CSI Chemistry - Luminol

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Anyone who’s watched CSI or similar shows knows that, whenever the investigating team are on the scene of a gruesome and bloody murder, luminol solution gets sprayed liberally over absolutely everything. The result is a pale blue luminescence whenever the solution meets blood, which itself is a consequence of a chemical reaction that the blood gives a helping hand to. Here, we look at this reaction – and what horseradish has to do with it.

Luminol, known chemically as 5-Amino-2,3-dihydro-1,4-phthalazinedione, isn’t used in the CSI’s mysterious spray bottle on its own. It’s joined by a number of other chemicals which are just as vital for the reaction to take place. The first of these additions is a strong oxidising agent such as hydrogen peroxide; this chemical is directly involved in the reaction with luminol. What’s also needed is a basic solution, which can be achieved via addition of an alkali such as sodium hydroxide. This is necessary because, in neutral solution, luminol forms what’s known as a zwitterionic structure; that is, a molecule with both a positive and a negative charge. In a basic solution, it forms an anion, a negatively charged molecule which can be oxidised by the oxidising agent.

This isn’t all that’s required, however. The reaction also needs a catalyst in order for it to proceed, and this is where blood comes in. Blood contains haemoglobin, which contains iron atoms. These iron atoms can act as a catalyst for the reaction between luminol and hydrogen peroxide, allowing it to proceed. A cyclic peroxide is produced by the reaction, which quickly decomposes to give a chemical called 3-aminophthalate. The reaction releases energy, which is transferred to electrons in the 3-aminophthalate molecules, promoting them to a higher energy level. As the electrons drop down to a more stable energy level, they release their excess energy as photons of light, resulting in blue chemiluminescence. Luminol can detect the presence of blood at dilutions of up to 1:1,000,000, or 1 part per million.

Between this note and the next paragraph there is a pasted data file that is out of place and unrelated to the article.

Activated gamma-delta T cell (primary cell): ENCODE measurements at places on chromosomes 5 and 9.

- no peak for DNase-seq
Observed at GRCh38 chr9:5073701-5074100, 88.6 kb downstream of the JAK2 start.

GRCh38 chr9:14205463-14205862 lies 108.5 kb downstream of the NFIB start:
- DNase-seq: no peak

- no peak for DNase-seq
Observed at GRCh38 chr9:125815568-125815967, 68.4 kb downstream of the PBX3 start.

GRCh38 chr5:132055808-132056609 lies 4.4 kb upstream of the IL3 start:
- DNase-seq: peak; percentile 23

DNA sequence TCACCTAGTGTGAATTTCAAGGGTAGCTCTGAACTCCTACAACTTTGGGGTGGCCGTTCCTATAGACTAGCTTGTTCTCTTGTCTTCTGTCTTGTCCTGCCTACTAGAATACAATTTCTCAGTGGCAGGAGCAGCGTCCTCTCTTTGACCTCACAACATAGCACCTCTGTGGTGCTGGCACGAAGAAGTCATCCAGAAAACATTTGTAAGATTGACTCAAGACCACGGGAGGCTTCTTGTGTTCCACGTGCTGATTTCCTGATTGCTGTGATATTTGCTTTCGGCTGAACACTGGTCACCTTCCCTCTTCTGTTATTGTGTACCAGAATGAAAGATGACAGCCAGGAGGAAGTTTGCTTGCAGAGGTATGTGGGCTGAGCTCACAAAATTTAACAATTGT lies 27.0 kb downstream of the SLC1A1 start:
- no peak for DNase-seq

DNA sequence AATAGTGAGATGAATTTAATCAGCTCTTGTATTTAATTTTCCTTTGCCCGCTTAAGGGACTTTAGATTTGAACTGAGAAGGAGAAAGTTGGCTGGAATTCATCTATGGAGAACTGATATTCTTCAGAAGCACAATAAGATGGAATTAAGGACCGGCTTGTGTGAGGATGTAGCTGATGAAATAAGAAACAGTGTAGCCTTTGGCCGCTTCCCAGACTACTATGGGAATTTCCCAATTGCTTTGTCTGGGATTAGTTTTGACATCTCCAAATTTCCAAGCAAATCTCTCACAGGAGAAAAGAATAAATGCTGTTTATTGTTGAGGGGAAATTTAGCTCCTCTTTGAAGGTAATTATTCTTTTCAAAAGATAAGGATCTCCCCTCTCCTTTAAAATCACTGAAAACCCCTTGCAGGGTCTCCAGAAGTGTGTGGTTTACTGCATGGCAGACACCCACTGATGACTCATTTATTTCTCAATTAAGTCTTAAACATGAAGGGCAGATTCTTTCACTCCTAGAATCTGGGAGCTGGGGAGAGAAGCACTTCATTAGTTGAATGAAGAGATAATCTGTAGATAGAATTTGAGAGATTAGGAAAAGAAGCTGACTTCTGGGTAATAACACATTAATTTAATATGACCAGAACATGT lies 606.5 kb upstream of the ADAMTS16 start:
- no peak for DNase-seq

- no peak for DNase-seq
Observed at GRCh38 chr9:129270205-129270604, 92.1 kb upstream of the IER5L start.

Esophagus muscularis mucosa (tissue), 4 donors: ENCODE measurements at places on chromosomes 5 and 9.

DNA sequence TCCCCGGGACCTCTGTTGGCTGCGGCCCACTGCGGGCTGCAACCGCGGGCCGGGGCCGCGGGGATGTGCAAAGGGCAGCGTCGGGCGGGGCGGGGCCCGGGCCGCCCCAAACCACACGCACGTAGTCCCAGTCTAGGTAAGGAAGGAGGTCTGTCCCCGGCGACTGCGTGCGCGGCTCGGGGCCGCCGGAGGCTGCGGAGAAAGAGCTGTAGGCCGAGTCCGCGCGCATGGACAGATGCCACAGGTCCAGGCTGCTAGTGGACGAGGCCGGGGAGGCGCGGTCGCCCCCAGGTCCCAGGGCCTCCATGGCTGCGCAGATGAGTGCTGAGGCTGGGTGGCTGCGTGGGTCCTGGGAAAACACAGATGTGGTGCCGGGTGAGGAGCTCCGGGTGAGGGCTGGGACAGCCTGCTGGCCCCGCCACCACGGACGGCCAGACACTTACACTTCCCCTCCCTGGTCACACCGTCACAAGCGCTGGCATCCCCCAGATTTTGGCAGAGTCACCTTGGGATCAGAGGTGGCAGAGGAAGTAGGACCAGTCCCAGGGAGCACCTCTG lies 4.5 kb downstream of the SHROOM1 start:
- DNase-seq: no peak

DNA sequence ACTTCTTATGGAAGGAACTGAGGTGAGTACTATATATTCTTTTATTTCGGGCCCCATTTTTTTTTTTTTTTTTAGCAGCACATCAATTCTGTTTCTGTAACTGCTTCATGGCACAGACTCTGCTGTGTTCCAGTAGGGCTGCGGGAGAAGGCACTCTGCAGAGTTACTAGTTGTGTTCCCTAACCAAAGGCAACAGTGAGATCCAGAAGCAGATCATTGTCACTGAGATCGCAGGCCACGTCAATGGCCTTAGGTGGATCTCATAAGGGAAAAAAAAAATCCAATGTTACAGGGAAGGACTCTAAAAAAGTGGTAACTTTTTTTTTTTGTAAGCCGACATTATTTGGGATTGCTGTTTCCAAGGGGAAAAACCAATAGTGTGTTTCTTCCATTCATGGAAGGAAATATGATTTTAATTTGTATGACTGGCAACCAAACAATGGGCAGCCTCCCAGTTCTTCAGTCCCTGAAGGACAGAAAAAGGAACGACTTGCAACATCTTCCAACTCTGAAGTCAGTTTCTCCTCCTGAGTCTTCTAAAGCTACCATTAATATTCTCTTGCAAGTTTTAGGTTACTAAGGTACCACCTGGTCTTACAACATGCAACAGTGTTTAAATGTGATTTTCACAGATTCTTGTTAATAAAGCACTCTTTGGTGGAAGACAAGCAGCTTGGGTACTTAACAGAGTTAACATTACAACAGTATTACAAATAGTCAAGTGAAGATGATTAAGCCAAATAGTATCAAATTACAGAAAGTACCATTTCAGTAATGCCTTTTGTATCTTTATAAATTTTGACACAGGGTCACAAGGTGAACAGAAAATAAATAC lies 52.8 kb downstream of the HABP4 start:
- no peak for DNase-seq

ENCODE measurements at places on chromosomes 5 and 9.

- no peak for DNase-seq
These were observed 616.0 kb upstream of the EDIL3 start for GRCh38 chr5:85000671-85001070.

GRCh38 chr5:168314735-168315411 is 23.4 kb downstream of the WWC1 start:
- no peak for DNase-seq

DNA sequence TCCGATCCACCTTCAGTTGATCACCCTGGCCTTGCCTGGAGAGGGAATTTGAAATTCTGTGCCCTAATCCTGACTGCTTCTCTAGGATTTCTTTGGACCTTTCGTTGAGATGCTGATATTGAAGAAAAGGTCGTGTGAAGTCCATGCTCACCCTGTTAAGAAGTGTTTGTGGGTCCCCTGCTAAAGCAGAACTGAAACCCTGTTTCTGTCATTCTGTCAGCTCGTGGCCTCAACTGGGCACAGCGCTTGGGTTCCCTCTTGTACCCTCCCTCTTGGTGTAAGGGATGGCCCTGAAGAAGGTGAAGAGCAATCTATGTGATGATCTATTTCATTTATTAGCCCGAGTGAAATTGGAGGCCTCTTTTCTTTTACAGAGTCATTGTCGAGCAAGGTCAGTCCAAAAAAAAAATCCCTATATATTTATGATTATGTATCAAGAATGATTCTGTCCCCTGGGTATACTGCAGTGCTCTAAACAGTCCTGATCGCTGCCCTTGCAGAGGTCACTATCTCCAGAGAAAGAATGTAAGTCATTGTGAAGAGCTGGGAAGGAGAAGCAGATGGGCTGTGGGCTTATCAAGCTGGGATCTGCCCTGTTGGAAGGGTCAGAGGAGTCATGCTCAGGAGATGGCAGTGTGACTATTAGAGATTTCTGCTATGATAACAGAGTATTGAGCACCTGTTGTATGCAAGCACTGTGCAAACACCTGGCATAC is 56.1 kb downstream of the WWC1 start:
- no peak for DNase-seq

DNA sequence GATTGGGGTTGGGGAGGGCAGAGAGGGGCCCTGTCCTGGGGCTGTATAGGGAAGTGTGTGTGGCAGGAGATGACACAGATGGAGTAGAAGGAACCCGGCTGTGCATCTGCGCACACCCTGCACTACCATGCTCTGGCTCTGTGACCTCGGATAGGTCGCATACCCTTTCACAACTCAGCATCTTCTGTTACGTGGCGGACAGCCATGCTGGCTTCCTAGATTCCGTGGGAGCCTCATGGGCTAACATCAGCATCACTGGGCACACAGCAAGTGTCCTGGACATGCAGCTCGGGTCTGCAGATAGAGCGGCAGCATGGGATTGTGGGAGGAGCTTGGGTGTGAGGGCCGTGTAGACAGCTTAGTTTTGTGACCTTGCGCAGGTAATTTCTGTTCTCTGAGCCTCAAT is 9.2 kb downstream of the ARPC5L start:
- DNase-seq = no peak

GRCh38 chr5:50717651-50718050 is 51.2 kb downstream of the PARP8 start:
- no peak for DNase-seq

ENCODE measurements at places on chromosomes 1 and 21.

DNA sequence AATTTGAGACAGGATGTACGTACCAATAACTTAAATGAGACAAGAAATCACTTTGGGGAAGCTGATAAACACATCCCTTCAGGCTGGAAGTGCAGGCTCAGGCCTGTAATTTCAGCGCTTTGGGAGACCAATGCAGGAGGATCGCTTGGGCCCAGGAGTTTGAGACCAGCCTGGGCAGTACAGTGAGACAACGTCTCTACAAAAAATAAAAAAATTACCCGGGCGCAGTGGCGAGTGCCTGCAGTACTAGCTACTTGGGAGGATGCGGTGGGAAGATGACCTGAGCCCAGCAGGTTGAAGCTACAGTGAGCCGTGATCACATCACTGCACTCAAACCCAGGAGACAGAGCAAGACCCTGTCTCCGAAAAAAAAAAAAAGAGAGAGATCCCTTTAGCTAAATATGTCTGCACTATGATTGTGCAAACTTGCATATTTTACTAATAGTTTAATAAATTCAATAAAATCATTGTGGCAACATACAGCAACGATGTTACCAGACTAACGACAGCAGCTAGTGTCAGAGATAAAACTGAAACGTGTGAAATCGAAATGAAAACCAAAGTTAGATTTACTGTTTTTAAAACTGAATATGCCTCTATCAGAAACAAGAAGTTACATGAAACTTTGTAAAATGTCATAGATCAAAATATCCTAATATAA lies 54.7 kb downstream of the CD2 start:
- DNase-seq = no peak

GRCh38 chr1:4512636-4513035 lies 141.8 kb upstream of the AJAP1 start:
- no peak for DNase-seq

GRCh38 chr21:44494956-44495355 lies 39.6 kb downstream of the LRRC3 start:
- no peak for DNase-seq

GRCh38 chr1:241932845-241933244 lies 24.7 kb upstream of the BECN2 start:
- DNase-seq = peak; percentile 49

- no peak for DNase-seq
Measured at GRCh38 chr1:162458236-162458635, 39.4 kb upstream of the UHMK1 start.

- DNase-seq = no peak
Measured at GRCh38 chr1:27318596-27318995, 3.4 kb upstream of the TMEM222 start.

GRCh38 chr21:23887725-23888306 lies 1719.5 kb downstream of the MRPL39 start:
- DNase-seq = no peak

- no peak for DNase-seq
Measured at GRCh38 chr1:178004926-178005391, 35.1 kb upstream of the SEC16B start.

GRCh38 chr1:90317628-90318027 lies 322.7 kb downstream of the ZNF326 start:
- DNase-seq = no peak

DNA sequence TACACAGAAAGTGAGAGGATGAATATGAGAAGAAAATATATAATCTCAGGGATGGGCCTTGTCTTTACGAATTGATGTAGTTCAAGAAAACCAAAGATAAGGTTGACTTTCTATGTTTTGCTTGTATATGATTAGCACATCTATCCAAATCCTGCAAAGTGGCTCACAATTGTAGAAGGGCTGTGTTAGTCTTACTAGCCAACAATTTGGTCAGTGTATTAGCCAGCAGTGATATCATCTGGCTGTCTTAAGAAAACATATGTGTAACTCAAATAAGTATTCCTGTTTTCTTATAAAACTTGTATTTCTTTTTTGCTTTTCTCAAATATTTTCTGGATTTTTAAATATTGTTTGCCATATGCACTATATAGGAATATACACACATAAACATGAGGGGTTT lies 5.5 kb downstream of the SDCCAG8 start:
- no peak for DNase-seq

So, blue glow from luminol always equals blood, right? Wrong! Unfortunately, there are several other substances that are capable of catalysing the oxidation of luminol. It can also be oxidised by the chemicals in bleach, such as sodium chlorate; low levels of blood in urine can also trigger the reaction. Additionally, enzymes can also lend a hand. Peroxidase enzymes found in faeces can set off the chemiluminescence, and, more strangely, horseradish also contains peroxidase enzymes that can cause a false positive. Admittedly, the likelihood of a crime scene having been smeared in horseradish is pretty low, but it illustrates some of the drawbacks of relying on luminol as a clear-cut indicator of the presence of blood.

Luminol also has other disadvantages. The glow is much shorter-lived than sometimes portrayed in TV shows, and lasts only around thirty seconds. The use of luminol solution can also damage other surrounding evidence, such as proteins, enzymes and genetic markers, though it’s been shown that DNA samples can still be obtained from evidence on which luminol has been sprayed. As it’s water-based, it can also cause the dilution and smearing of blood impressions. So, whilst luminol is certainly an incredibly useful tool in the CSI arsenal, it’s probably not sprayed quite as liberally around crime scenes as television might have you believe.



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